copywriting-tools

When it comes to copywriting, you have the choice of…

  • hiring a professional copywriter to manage that side of the project, or
  • write the sales or marketing copy yourself

In either case, you’d need a kit of copywriting tools to help you finish the job with ease.

Contrary to what many people believe, copywriting isn’t about writing. Especially in the direct response industry. Writing copy involves (a lot of) research, as well as (a lot of) collaboration with the rest of the marketing department.

You should (not only) have an application that helps you write. you should have copywriting tools that allow you to research with ease. And a way to ease collaboration with your colleagues.

That’s why I’m presenting you with this copywriting starter kit: a set of three copywriting tools that will help a marketing beginner conduct a smooth operation.

3 Copywriting Tools to Ease Your Projects

Drawing from my experience as a direct response copywriter, I have selected my three favorite copywriting tools so you can conduct sleek and successful copywriting operations:

Your Research Library

There is no more major step than your first step. And in copywriting, your first step is to do your research.

You must have at your disposal a variety of resources offering you valuable information that you can share with your audience. And your resources can come from anywhere – books, websites, television, and radio.

For example, here are some of the resources I use to research the financial industry:

  • Investopedia (website)
  • The Analysis and Use of Financial Statements (book)
  • Investor’s Business Daily (YouTube Channel)
  • Planet Money (podcast)
  • The Motley Fool (newsletter)

Among many others.

Start building your research library by bookmarking websites. You can also subscribe to newsletters, podcasts, and video channels. But don’t forget about the “old-fashioned” mediums – print, radio, and television.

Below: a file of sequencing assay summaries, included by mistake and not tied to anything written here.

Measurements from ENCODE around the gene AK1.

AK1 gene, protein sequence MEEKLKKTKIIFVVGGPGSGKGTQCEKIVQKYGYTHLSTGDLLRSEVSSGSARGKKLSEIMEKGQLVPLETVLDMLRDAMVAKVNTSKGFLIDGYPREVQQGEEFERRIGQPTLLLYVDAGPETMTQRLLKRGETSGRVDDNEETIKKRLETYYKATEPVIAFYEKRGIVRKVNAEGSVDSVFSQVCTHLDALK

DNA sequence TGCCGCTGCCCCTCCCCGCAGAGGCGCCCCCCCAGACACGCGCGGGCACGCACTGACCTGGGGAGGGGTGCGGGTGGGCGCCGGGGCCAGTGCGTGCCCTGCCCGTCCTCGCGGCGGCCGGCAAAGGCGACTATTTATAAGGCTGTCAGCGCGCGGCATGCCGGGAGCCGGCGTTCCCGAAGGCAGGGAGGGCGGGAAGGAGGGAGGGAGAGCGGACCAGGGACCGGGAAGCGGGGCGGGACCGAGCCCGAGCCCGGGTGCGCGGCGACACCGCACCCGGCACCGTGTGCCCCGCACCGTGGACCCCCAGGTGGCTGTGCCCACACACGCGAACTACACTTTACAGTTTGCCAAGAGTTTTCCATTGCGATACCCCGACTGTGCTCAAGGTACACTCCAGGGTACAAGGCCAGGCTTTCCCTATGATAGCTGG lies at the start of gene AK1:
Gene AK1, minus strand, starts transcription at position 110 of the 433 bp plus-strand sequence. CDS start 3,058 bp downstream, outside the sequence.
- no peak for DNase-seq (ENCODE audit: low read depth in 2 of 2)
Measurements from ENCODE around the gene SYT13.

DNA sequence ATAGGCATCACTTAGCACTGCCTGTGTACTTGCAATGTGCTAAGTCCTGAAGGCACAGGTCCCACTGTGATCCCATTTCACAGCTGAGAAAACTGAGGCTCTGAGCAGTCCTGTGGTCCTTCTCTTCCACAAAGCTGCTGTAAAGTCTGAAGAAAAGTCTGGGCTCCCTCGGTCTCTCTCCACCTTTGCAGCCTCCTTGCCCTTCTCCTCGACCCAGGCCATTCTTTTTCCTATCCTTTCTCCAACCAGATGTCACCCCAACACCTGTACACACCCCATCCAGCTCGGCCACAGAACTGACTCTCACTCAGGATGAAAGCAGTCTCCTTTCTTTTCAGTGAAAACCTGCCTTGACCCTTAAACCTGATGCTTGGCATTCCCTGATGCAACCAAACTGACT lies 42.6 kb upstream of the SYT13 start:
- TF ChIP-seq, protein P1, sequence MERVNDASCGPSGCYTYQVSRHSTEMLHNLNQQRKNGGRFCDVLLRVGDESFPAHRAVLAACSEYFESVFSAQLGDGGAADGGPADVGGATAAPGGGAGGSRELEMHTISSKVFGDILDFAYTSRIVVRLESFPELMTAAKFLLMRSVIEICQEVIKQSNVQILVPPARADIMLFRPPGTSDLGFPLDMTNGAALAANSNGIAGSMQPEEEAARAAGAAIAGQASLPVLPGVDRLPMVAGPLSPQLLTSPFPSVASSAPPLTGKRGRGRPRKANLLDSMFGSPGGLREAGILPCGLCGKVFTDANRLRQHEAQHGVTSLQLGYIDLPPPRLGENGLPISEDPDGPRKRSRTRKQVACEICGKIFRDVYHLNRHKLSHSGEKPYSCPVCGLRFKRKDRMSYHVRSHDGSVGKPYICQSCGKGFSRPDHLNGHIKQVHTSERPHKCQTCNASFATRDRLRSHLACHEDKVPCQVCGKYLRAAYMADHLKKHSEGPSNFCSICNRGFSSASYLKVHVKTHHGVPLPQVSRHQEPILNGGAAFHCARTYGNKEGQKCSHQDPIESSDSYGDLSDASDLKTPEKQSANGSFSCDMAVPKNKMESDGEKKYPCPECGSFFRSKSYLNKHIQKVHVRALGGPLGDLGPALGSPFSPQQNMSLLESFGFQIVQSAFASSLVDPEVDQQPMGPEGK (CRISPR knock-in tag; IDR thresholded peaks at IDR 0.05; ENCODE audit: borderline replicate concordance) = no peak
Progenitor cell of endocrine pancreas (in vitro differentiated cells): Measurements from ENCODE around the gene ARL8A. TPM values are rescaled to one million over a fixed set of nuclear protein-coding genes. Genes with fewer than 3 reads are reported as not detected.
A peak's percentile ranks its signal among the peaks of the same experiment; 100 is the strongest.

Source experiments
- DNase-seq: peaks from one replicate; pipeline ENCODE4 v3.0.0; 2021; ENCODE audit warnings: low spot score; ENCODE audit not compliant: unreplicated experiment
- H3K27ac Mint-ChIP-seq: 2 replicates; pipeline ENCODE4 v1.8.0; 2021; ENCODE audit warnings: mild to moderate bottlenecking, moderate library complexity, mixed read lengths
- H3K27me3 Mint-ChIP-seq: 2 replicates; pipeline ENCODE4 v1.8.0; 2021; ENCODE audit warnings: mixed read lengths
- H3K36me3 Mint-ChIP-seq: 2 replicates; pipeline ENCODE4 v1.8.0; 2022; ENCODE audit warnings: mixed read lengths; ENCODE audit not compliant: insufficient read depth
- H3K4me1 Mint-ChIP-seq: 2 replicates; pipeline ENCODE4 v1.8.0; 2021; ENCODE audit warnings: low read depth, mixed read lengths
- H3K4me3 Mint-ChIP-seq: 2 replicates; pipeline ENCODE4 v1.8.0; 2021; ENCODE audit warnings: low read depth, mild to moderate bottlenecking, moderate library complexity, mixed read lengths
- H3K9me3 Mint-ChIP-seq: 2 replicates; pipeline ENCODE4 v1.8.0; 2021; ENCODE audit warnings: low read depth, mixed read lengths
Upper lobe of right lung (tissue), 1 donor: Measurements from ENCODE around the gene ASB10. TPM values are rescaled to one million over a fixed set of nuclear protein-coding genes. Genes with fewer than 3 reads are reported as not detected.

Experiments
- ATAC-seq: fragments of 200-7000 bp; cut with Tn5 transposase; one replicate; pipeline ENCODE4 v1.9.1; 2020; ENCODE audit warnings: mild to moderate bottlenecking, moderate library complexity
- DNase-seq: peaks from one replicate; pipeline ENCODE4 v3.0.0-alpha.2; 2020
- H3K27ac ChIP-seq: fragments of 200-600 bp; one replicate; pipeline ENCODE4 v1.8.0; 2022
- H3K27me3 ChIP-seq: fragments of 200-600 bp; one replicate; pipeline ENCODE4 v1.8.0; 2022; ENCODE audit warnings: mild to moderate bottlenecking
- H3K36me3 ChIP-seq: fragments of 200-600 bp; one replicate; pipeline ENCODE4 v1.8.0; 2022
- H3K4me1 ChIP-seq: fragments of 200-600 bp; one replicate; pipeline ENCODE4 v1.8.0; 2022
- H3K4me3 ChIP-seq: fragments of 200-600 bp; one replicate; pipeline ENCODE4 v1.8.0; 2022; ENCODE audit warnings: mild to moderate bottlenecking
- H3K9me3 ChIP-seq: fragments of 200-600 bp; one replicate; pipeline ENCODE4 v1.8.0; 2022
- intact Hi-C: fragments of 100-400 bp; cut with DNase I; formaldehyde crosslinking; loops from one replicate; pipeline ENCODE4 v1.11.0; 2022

If it’s dependable and verifiable, source anything goes into research.

Microsoft Word

I’ve been using Microsoft Word since 2006. And it is still my favorite word-processing application to this day.

Word includes so many features that other word processors do not. And thus, Word makes it easier for me to create the type of copy that my clients want without much venturing into guessing.

In large part, Microsoft Word allows me to:

  • Insert several types of text, like Japanese greetings, signatures, and updated dates.
  • Select the right paper size and text orientation for my documents.
  • Add columns, footnotes, and tables of the content without much difficulty.
  • Conduct research within the application
  • Easily merge mail materials
  • Check out my doc’s grammar and ease of reading without leaving the app.

Along with many other features.

And yes – I know I can find those features for free across the interwebs. But I’m a fan of the organization. And Microsoft gives me everything I need to write powerful sales copy in one place. So, I am willing to spend a bit of cash to have that luxury.

Google Drive and Docs

Here’s the funny part – once I finish writing my piece in Word, I copy and paste it onto a Google Docs file.

That may sound crazy on the surface, and it is. But I have come to find out that Google Drive makes collaboration easier than Microsoft’s OneDrive. So, I use Drive and Docs to share my work with graphic designers, marketing directors, and the likes.

“But why don’t you just upload the Word file onto Drive?” you may be asking, inquisitively. The answer to that, again, is convenience. Google Docs allows you to make edits directly from the document online. No need to download and then make the edits. You simply select the Editing mode and start making your suggestions.

It might seem like small stuff, but Google Drive/Docs makes the copywriting operation run smoother than other file-sharing applications I’ve used. That’s what makes the Google pair one of my favorite copywriting tools.

Your 3 Essential Copywriting Tools

Starting today, you should have a starter kit for your copywriting operations – should you decide to do the work yourself. Make sure to have a research library that backs the claims you make in your copy. And find a word-processing app, as well as a collaboration app, that allows you to conduct a smooth writing and editing process.

Do you like the copywriting tools I suggested in this post? What other suggestions would you offer? Leave a comment giving away your tips. And if you think this article could be useful to someone you know, feel free to share it with them!

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